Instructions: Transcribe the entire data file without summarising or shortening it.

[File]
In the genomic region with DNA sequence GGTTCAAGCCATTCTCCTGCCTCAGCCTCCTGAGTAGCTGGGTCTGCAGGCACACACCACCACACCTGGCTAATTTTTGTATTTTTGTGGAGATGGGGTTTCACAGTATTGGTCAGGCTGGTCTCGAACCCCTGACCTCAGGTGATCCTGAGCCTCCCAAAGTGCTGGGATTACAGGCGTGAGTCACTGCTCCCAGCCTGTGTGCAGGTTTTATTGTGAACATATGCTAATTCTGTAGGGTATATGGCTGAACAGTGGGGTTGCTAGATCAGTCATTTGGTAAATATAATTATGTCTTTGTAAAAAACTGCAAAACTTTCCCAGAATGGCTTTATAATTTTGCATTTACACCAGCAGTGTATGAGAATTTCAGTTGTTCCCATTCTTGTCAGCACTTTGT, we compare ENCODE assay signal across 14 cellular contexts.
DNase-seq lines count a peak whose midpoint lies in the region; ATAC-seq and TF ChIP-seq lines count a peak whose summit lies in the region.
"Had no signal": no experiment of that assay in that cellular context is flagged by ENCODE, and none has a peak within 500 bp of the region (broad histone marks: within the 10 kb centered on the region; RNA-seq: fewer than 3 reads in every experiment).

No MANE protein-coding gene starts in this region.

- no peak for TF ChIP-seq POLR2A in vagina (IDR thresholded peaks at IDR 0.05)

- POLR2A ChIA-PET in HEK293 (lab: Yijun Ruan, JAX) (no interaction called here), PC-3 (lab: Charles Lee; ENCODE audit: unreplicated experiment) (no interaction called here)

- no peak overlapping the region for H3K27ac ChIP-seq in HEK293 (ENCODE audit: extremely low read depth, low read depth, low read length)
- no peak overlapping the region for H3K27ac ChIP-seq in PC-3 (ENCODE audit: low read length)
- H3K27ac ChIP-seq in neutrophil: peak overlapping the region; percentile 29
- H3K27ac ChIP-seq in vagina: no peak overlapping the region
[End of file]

In the genomic region with DNA sequence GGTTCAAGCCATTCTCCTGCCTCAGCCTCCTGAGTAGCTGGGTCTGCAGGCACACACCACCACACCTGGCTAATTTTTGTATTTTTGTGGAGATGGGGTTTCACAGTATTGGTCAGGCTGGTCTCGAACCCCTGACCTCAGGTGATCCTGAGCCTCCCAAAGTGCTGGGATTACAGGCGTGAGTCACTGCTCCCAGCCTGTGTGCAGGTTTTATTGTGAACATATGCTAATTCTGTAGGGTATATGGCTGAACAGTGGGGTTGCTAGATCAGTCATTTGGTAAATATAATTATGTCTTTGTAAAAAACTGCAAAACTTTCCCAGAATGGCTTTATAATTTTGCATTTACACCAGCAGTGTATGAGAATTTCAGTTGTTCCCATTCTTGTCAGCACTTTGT, we compare ENCODE assay signal across 14 cellular contexts.
DNase-seq lines count a peak whose midpoint lies in the region; ATAC-seq and TF ChIP-seq lines count a peak whose summit lies in the region.
"Had no signal": no experiment of that assay in that cellular context is flagged by ENCODE, and none has a peak within 500 bp of the region (broad histone marks: within the 10 kb centered on the region; RNA-seq: fewer than 3 reads in every experiment).

No MANE protein-coding gene starts in this region.

- no peak for TF ChIP-seq POLR2A in vagina (IDR thresholded peaks at IDR 0.05)

- POLR2A ChIA-PET in HEK293 (lab: Yijun Ruan, JAX) (no interaction called here), PC-3 (lab: Charles Lee; ENCODE audit: unreplicated experiment) (no interaction called here)

- no peak overlapping the region for H3K27ac ChIP-seq in HEK293 (ENCODE audit: extremely low read depth, low read depth, low read length)
- no peak overlapping the region for H3K27ac ChIP-seq in PC-3 (ENCODE audit: low read length)
- H3K27ac ChIP-seq in neutrophil: peak overlapping the region; percentile 29
- H3K27ac ChIP-seq in vagina: no peak overlapping the region